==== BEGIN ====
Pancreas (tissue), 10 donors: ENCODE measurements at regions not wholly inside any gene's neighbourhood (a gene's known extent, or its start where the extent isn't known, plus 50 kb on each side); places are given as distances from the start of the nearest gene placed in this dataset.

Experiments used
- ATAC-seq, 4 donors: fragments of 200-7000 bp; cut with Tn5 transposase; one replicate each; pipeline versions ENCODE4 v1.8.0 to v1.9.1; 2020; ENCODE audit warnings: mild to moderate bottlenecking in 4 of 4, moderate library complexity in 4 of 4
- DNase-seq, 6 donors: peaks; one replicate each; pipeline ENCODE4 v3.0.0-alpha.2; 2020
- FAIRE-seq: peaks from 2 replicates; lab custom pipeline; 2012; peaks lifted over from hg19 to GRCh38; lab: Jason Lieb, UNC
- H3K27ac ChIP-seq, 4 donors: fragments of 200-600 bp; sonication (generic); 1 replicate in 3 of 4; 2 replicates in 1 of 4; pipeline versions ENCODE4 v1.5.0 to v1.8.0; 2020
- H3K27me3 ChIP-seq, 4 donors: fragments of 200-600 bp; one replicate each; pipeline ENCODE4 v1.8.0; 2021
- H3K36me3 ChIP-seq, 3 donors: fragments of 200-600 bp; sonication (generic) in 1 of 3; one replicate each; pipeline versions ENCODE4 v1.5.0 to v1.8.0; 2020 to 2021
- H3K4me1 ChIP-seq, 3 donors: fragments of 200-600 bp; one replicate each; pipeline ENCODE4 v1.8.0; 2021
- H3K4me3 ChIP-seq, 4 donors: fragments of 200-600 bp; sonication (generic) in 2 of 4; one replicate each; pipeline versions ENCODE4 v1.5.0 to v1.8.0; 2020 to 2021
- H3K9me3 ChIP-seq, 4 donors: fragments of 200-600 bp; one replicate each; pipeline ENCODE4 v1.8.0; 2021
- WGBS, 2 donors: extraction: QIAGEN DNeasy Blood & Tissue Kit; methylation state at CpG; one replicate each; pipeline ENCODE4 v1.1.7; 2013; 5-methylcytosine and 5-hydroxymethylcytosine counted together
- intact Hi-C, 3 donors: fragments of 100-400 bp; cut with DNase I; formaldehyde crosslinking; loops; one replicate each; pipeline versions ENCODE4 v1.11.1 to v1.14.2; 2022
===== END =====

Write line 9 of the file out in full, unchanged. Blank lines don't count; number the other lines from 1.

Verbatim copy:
- H3K4me1 ChIP-seq, 3 donors: fragments of 200-600 bp; one replicate each; pipeline ENCODE4 v1.8.0; 2021